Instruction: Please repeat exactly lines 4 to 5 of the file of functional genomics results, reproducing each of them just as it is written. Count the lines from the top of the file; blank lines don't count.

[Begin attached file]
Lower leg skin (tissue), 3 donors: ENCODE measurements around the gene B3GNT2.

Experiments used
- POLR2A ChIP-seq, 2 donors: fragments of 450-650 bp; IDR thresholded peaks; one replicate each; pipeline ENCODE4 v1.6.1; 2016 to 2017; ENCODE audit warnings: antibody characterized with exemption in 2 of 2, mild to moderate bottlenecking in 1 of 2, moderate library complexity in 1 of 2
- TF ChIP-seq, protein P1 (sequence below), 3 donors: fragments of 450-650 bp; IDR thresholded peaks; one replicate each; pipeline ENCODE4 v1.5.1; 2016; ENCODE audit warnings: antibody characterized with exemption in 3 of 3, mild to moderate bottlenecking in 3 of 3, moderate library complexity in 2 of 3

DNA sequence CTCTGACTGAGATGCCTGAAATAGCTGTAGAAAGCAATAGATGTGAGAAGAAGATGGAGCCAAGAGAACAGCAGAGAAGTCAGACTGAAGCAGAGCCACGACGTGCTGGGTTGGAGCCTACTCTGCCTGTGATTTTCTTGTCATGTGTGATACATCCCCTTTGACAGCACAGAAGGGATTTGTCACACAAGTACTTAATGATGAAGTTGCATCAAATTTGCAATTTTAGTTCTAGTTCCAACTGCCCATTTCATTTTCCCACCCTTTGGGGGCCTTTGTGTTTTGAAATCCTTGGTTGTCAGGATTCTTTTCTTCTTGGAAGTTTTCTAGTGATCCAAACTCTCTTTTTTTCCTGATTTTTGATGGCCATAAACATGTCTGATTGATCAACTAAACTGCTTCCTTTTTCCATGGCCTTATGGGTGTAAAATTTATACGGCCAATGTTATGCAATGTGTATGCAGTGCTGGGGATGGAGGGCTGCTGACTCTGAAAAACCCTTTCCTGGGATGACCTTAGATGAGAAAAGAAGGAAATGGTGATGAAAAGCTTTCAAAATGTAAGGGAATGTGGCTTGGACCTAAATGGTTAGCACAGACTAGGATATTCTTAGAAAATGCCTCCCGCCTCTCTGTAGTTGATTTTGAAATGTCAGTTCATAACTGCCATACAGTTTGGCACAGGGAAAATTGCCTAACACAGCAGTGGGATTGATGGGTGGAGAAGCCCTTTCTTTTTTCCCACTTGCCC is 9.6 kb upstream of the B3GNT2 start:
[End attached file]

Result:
- TF ChIP-seq, protein P1 (sequence below), 3 donors: fragments of 450-650 bp; IDR thresholded peaks; one replicate each; pipeline ENCODE4 v1.5.1; 2016; ENCODE audit warnings: antibody characterized with exemption in 3 of 3, mild to moderate bottlenecking in 3 of 3, moderate library complexity in 2 of 3

DNA sequence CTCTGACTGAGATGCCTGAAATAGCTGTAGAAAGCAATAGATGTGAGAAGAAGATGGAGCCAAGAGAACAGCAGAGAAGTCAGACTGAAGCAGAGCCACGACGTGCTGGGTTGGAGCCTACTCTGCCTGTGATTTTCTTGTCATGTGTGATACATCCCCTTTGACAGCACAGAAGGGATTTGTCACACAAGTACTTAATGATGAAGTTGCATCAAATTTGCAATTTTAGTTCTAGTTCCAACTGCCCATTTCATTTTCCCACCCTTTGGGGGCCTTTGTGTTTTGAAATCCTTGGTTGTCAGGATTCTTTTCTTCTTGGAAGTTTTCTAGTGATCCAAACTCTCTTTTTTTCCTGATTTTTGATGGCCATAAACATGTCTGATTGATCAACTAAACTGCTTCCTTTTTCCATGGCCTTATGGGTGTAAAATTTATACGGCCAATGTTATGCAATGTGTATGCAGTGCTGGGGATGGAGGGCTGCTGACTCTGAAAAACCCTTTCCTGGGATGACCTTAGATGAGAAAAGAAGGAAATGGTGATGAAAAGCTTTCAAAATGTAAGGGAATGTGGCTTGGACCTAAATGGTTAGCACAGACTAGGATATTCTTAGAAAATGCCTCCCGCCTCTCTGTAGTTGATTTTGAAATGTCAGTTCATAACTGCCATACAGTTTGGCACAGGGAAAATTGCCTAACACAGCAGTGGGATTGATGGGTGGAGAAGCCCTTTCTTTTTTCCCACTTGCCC is 9.6 kb upstream of the B3GNT2 start: